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What’s Behind China’s Mining at the Disputed Sino-Indian Border?

 
 

On May 20, the South China Morning Post (SCMP) ran a report highlighting Beijing’s “unprecedented scale” of mining on its side of the disputed border with India in South Tibet, known in India as Arunachal Pradesh. The precious minerals, including gold and silver, are valued at about $58 billion by Chinese geologists, and are largely located in Lhunze county – a Chinese military stronghold occupied during the 1962 Sino-Indian border war.

The following day, when asked about SCMP’s article at a media briefing, Chinese Foreign Ministry spokesman Lu Kang asserted that “it is completely within China’s sovereignty” to conduct such geological activities, stating that “China’s position on the India-China boundary is consistent and clear cut. China never recognised the so-called Arunachal Pradesh.”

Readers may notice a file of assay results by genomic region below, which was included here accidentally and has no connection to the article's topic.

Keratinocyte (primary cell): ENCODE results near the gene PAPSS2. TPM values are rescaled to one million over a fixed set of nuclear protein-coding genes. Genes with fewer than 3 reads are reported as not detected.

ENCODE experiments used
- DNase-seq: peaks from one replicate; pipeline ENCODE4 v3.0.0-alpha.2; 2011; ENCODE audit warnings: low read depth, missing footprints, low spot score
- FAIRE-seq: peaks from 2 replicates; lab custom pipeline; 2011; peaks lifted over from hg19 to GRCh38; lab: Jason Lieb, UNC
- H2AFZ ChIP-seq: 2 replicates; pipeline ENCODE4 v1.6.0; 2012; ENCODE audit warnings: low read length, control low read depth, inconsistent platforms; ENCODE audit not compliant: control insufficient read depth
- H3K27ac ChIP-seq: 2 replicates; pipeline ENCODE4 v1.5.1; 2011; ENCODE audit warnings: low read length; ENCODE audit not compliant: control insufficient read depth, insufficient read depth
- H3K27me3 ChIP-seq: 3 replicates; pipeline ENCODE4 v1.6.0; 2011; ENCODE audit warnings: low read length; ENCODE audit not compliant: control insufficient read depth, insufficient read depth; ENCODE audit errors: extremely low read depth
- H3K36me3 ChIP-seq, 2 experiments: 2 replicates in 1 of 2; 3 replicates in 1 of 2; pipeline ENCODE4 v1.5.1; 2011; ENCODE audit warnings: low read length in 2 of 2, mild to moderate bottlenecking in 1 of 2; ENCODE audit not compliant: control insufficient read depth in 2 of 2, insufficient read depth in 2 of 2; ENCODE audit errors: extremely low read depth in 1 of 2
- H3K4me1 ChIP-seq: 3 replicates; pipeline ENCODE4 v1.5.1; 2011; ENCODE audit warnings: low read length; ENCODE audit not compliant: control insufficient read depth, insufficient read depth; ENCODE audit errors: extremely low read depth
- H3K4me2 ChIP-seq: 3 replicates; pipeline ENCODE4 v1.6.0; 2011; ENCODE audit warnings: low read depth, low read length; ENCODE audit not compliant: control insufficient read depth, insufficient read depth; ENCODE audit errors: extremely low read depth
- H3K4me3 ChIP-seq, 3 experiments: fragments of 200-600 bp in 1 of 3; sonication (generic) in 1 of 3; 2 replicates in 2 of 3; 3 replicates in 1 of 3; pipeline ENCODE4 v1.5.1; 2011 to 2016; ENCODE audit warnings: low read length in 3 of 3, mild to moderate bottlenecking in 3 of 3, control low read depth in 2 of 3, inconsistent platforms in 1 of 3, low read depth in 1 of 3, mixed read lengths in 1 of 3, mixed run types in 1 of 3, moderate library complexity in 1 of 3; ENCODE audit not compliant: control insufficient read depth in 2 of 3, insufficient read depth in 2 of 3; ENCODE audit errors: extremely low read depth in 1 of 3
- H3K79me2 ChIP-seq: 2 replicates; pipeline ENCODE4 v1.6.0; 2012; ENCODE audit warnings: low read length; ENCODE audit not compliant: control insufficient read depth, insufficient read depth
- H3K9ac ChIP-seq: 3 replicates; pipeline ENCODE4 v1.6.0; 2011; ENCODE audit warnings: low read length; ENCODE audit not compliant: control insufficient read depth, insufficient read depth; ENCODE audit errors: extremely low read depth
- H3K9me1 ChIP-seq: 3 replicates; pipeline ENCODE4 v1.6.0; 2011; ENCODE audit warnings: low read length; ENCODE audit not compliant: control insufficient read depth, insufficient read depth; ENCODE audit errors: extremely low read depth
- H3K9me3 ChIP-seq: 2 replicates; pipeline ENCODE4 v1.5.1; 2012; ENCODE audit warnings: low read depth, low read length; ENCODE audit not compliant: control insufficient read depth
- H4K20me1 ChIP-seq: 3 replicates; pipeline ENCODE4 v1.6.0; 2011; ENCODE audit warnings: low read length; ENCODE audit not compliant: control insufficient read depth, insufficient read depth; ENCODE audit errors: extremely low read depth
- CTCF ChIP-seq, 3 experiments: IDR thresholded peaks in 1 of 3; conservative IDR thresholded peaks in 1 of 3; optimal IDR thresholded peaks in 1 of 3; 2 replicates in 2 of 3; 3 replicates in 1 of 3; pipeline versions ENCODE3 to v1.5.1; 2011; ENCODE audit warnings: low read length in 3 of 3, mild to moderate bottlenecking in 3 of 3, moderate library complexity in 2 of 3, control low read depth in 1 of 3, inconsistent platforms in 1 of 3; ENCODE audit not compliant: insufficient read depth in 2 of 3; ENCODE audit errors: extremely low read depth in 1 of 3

Lu added that the two countries are negotiating to reach a fair and justified resolution to the border dispute. In the meantime, Beijing hoped that New Delhi could “abide by the Line of Actual Control and stop hyping up and work with China to jointly maintain peace and stability in the border areas,” hinting at a possible Indian role in bringing the mining issue to the fore.

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It is not surprising that China has seized the initiative in conducting mining activities in South Tibet over the last several years. More concerning is that Beijing has continued – and indeed, doubled down on – mining at the disputed Sino-Indian border amid a period of heightened diplomatic sensitivity between the two rising powers.